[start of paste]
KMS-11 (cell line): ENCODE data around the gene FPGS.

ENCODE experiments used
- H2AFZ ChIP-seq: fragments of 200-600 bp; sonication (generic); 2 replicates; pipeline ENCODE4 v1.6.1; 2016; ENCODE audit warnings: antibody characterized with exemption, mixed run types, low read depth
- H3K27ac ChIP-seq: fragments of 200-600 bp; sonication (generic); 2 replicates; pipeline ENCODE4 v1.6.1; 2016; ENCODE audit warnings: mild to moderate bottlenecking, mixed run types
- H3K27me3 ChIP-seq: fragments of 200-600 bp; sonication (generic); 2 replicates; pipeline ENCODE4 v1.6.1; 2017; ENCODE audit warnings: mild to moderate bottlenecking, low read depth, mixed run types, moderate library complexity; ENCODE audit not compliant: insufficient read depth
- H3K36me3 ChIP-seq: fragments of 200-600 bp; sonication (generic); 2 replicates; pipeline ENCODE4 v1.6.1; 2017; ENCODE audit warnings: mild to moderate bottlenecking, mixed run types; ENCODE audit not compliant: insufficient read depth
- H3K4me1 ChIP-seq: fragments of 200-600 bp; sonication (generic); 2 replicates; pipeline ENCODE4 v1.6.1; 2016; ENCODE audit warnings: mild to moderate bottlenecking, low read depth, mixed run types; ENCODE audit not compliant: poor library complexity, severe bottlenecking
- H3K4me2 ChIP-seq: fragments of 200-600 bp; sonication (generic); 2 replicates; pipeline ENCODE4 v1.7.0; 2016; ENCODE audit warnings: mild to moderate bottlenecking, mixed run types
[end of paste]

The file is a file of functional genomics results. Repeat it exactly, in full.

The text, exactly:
KMS-11 (cell line): ENCODE data around the gene FPGS.

ENCODE experiments used
- H2AFZ ChIP-seq: fragments of 200-600 bp; sonication (generic); 2 replicates; pipeline ENCODE4 v1.6.1; 2016; ENCODE audit warnings: antibody characterized with exemption, mixed run types, low read depth
- H3K27ac ChIP-seq: fragments of 200-600 bp; sonication (generic); 2 replicates; pipeline ENCODE4 v1.6.1; 2016; ENCODE audit warnings: mild to moderate bottlenecking, mixed run types
- H3K27me3 ChIP-seq: fragments of 200-600 bp; sonication (generic); 2 replicates; pipeline ENCODE4 v1.6.1; 2017; ENCODE audit warnings: mild to moderate bottlenecking, low read depth, mixed run types, moderate library complexity; ENCODE audit not compliant: insufficient read depth
- H3K36me3 ChIP-seq: fragments of 200-600 bp; sonication (generic); 2 replicates; pipeline ENCODE4 v1.6.1; 2017; ENCODE audit warnings: mild to moderate bottlenecking, mixed run types; ENCODE audit not compliant: insufficient read depth
- H3K4me1 ChIP-seq: fragments of 200-600 bp; sonication (generic); 2 replicates; pipeline ENCODE4 v1.6.1; 2016; ENCODE audit warnings: mild to moderate bottlenecking, low read depth, mixed run types; ENCODE audit not compliant: poor library complexity, severe bottlenecking
- H3K4me2 ChIP-seq: fragments of 200-600 bp; sonication (generic); 2 replicates; pipeline ENCODE4 v1.7.0; 2016; ENCODE audit warnings: mild to moderate bottlenecking, mixed run types